Croc alert for Dusi river race

Bound, rot­ting body re­trieved

Weekend Argus (Saturday Edition) - - NEWS - VIC­TO­RIA JOHN and SAPA

THE BODY of a man has been wrenched from the jaws of a croc­o­dile in KwaZulu-Natal’s Ense­leni River, al­though po­lice do not know whether he was killed be­fore or af­ter he was bit­ten.

And the or­gan­is­ers of the Dusi Ca­noe Marathon have con­firmed that a croc­o­dile is lurk­ing along the Um­geni River route of next year’s marathon.

Ray de Vries, spokesman for Hansa Pow­er­ade Dusi, said a two-me­tre long croc­o­dile had been spot­ted sev­eral times re­cently by res­i­dents of Reser­voir Hills in Dur­ban.

At the Ense­leni Na­ture Re­serve last week vis­i­tors spot­ted the body of se­cu­rity guard Michael Xaba, 28, in the croc­o­dile’s jaws. His feet and hands were bound.

“If he was dead be­fore, he would have been smelled a mile away by the croc­o­dile,” Ezemvelo KZN Wildlife spokesman Jeff Ga­is­ford said.

But Xaba’s em­ployer, Pierre Con­radie, head of Al­pha Se­cu­rity, said Xaba might have been thrown to the croc­o­dile.

“He was killed. I think it had to do with a per­sonal is­sue,” said Con­radie.

The Em­pan­geni Fire and Res­cue Depart­ment and the Em­pan­geni Dog Unit went out on a boat to re­trieve the de­com­pos­ing body, said Dave Savides, chair­man of the Richards Bay Com­mu­nity Polic­ing Fo­rum.

“The po­lice are in­ves­ti­gat­ing the pos­si­bil­ity of per­sonal mo­ti­va­tions. We are looking at all an­gles,” Savides said.

Xaba’s skull was flat­tened and his jaw was bro­ken.

District Sur­geon Dr Frank van Niek­erk said that the cause of death had not been de­ter­mined. How­ever, “he could not have sur­vived those in­juries”.

Mean­while De Vries of the Dusi Ca­noe Marathon said res­i­dents who lived near the Um­geni River would not al­low their chil­dren to fish along the river be­cause of fears they would be eaten.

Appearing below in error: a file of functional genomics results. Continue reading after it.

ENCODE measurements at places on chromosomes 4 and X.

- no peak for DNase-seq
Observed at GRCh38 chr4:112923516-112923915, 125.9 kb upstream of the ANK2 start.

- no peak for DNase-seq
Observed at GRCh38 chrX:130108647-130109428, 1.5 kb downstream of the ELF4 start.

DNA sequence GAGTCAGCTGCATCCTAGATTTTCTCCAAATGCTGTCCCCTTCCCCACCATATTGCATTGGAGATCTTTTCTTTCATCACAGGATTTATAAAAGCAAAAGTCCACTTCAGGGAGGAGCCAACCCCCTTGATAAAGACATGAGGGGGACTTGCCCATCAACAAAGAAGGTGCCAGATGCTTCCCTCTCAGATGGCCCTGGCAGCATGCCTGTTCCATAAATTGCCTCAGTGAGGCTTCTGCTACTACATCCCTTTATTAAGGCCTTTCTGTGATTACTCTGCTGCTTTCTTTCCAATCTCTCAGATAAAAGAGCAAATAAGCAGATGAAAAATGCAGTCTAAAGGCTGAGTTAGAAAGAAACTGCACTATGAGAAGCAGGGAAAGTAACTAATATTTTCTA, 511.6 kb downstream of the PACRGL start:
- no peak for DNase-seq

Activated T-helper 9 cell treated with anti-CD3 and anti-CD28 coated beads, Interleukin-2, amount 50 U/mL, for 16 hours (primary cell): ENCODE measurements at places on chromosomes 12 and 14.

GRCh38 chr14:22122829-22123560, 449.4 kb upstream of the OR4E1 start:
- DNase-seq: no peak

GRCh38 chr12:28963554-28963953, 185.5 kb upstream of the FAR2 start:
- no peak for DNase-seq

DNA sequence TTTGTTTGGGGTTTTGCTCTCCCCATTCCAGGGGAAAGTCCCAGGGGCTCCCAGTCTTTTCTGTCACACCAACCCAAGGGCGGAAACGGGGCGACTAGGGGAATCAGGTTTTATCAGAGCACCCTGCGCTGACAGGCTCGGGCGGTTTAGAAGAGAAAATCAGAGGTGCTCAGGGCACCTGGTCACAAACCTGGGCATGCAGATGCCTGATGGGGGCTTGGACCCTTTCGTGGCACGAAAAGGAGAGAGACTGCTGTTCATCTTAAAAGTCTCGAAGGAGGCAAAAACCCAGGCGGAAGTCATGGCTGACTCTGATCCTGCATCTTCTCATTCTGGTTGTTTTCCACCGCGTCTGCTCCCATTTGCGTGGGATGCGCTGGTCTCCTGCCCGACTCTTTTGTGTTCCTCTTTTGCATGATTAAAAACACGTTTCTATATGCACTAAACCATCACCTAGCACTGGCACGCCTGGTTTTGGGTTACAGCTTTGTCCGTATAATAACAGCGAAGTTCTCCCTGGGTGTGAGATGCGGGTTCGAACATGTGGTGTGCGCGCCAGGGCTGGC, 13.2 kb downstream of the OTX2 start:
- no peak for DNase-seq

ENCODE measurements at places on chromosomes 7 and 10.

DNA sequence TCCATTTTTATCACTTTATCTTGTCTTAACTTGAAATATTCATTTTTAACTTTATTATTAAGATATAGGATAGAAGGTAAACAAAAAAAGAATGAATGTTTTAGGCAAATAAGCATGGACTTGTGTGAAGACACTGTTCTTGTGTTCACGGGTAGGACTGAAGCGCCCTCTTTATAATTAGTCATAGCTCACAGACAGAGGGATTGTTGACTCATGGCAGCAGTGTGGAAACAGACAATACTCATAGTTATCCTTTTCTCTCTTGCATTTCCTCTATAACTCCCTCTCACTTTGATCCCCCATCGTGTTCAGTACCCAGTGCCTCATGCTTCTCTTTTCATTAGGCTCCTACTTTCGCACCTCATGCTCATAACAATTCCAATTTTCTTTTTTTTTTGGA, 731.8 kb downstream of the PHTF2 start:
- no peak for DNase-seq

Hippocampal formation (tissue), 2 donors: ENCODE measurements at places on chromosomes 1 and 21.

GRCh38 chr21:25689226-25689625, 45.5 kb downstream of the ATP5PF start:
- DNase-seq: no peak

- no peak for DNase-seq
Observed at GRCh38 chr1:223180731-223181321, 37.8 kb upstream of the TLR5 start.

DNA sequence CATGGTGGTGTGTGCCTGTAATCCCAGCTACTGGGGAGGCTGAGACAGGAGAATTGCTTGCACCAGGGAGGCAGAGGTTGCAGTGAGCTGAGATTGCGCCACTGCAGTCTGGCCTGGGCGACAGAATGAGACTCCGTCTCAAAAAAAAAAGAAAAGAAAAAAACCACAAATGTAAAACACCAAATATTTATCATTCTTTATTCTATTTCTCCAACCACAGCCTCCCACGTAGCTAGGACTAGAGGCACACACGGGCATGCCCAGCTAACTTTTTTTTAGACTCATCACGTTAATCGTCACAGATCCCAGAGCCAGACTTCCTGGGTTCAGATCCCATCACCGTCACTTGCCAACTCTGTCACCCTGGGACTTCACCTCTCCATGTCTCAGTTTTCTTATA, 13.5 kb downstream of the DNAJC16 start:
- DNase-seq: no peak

Res­i­dents said the rep­tile made ran­dom ap­pear­ances soon af­ter they no­ticed a num­ber of Egyp­tian geese had dis­ap­peared from the river, and “the carp were go­ing crazy in the wa­ter”.

De Vries, who vis­ited the area and spoke to res­i­dents, said the geese which lived on that part of the river had also al­most com­pletely dis­ap­peared.

Last week, res­i­dent Ni­vash Dhookran, 37, who farms on the river­bank was nearly taken by a croc­o­dile.

“I got the fright of my life. I was pick­ing herbs and the next thing I saw this thing open its mouth to bite me on my arm or shoul­der. I ran like hell and called peo­ple who con­firmed that it was a croc­o­dile and we man­aged to take a pic­ture with a cell­phone,” Dhookran said.

He said his labour­ers also spot­ted it on the river bank.

Dhookran has lived in the area for 30 years. He has farmed the land for 10 years and said he had never seen a croc­o­dile there be­fore.

De Vries said it could very well be the same croc­o­dile that was spot­ted by a num­ber of Dusi pad­dlers two years ago, be­low the N2 na­tional road.

“It is quite dis­turb­ing to now think that there are crocs right here in the city. It is also alarm­ing con­cern­ing the race.”

Ga­is­ford said in­ves­ti­ga­tions would be con­ducted.

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